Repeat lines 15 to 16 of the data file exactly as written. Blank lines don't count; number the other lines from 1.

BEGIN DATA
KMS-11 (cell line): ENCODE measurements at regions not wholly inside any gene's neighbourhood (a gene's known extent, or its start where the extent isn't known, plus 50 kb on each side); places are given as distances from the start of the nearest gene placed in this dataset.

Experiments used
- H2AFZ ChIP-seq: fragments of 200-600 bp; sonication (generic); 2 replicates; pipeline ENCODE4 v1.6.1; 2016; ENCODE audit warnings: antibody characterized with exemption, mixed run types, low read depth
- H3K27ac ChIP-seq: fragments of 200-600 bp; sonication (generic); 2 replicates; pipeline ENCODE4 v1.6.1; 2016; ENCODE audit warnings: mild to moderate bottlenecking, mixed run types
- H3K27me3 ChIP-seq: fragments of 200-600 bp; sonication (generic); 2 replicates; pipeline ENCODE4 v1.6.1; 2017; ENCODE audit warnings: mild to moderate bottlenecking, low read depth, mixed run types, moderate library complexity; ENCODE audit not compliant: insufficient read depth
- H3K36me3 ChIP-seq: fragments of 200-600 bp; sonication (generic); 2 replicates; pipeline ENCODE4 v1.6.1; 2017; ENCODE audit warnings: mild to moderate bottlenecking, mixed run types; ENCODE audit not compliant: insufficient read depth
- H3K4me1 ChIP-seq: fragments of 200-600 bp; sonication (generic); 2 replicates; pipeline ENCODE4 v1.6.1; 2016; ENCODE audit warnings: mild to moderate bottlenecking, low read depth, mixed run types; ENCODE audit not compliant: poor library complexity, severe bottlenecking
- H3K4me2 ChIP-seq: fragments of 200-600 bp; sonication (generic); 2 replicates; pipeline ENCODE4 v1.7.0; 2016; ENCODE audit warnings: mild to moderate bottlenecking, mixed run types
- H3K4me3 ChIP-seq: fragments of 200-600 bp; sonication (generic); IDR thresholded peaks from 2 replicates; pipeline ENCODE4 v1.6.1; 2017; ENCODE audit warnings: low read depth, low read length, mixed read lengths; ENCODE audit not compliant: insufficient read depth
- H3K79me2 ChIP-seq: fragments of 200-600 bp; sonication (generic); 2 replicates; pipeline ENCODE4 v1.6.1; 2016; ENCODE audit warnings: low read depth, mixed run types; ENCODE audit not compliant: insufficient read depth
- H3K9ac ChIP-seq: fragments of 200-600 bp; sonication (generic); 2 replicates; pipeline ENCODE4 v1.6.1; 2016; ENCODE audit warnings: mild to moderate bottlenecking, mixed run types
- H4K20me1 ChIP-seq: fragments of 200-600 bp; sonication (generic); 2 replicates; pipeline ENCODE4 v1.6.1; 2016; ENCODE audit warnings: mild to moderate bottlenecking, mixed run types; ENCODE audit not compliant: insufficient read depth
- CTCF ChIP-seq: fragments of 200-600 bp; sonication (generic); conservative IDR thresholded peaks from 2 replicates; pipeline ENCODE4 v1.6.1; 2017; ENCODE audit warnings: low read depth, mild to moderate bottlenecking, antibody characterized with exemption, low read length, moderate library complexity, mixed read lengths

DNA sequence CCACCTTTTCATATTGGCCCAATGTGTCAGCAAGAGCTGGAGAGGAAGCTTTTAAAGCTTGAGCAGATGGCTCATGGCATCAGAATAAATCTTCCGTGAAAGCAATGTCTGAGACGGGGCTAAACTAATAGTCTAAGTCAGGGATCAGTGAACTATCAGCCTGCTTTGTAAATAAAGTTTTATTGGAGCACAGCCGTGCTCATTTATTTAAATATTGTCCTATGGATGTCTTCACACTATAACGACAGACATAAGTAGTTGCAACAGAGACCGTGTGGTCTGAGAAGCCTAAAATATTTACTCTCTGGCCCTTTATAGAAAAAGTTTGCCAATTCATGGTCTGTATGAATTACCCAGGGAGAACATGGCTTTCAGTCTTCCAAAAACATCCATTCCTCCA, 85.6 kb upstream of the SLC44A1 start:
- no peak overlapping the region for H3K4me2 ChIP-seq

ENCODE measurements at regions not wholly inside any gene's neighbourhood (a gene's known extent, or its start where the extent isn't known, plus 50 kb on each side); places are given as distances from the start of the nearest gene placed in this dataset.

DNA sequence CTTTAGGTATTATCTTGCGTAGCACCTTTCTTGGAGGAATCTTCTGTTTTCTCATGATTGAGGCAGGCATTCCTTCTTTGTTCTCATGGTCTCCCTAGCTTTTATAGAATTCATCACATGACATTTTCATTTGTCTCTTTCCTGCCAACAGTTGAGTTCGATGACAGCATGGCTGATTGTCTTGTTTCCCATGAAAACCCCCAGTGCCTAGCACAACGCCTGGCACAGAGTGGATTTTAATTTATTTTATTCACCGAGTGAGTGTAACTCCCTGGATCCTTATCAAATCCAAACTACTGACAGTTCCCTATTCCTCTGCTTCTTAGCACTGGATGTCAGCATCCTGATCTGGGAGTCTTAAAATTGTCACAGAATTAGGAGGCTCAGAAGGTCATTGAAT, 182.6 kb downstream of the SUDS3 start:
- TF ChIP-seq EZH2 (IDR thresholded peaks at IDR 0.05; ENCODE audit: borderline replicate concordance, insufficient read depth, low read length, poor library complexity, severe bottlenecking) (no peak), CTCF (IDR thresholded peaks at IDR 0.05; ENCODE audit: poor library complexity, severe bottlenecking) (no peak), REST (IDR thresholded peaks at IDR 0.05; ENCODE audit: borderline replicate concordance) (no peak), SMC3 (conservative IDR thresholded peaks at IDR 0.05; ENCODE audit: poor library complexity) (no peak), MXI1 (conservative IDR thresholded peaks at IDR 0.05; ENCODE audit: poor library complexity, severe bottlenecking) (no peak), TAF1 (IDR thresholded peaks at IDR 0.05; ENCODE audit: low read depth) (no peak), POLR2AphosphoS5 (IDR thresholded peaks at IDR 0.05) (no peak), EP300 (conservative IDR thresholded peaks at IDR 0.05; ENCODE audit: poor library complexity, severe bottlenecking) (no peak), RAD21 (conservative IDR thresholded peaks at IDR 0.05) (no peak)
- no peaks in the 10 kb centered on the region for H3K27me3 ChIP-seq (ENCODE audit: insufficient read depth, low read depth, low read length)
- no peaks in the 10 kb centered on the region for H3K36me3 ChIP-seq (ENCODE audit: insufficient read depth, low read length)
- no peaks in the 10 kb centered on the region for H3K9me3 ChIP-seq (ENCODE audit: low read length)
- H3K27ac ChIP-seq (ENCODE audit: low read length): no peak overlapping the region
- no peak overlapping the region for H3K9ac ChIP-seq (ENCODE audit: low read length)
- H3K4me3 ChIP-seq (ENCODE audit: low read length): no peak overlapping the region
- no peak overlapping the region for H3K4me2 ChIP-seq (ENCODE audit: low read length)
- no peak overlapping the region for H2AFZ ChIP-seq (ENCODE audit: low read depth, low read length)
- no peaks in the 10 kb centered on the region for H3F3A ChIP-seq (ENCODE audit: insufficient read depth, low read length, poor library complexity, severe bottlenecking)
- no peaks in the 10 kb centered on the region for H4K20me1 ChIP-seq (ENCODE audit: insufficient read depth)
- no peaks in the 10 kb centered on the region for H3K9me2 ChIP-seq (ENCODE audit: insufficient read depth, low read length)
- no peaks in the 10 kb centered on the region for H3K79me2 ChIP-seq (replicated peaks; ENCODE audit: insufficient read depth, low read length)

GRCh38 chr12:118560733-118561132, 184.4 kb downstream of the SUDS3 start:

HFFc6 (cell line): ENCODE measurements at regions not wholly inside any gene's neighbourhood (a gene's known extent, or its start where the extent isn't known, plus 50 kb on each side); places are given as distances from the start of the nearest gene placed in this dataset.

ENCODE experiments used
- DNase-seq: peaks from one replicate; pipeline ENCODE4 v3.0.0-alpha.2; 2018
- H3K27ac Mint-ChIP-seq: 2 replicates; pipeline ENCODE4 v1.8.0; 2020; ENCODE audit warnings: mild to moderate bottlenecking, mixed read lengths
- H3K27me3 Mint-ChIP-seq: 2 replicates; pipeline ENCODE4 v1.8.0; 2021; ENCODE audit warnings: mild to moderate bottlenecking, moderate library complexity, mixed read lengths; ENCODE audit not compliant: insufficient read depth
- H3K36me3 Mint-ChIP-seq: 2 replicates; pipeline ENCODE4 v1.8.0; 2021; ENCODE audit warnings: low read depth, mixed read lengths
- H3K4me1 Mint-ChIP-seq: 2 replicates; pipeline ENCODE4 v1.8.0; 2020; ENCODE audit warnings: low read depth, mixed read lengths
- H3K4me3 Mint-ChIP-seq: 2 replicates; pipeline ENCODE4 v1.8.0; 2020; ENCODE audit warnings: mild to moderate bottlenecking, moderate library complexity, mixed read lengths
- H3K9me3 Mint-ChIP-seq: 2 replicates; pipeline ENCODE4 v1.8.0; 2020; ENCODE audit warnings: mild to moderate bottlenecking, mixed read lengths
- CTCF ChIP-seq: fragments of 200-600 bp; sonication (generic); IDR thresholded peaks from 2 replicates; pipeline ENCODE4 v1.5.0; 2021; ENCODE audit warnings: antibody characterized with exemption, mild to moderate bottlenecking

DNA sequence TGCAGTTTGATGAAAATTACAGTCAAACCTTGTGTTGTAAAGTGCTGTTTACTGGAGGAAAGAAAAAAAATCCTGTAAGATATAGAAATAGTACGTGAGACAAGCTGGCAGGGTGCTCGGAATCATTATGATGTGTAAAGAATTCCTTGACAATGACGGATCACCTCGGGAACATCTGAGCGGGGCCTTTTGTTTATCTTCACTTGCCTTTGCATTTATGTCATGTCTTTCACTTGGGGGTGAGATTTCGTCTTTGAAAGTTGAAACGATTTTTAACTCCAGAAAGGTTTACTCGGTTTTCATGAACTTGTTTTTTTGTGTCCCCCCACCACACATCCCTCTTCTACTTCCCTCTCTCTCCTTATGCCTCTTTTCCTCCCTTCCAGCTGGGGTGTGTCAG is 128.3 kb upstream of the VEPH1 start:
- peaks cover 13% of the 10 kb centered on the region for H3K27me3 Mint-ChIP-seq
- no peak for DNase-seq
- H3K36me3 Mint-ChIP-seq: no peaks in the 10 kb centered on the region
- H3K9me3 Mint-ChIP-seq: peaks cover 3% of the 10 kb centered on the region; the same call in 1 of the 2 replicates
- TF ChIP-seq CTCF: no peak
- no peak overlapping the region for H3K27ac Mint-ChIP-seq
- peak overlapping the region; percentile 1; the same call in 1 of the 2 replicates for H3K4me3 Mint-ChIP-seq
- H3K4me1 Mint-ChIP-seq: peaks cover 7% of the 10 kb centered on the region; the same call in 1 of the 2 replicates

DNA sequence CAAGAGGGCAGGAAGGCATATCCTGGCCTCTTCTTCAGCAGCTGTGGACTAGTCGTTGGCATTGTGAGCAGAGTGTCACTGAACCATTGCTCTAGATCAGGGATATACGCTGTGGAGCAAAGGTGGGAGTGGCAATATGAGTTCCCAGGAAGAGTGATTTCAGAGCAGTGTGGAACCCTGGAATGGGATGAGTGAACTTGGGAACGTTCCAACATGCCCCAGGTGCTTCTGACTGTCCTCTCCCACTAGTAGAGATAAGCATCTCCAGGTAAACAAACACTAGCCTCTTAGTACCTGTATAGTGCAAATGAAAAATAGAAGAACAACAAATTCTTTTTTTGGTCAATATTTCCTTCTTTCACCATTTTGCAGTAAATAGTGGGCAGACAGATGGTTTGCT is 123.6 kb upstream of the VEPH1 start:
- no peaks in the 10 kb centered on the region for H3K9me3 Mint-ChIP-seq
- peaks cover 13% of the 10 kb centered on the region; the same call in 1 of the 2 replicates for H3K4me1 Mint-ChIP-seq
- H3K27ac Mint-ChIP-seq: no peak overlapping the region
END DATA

- no peak overlapping the region for H3K4me2 ChIP-seq

ENCODE measurements at regions not wholly inside any gene's neighbourhood (a gene's known extent, or its start where the extent isn't known, plus 50 kb on each side); places are given as distances from the start of the nearest gene placed in this dataset.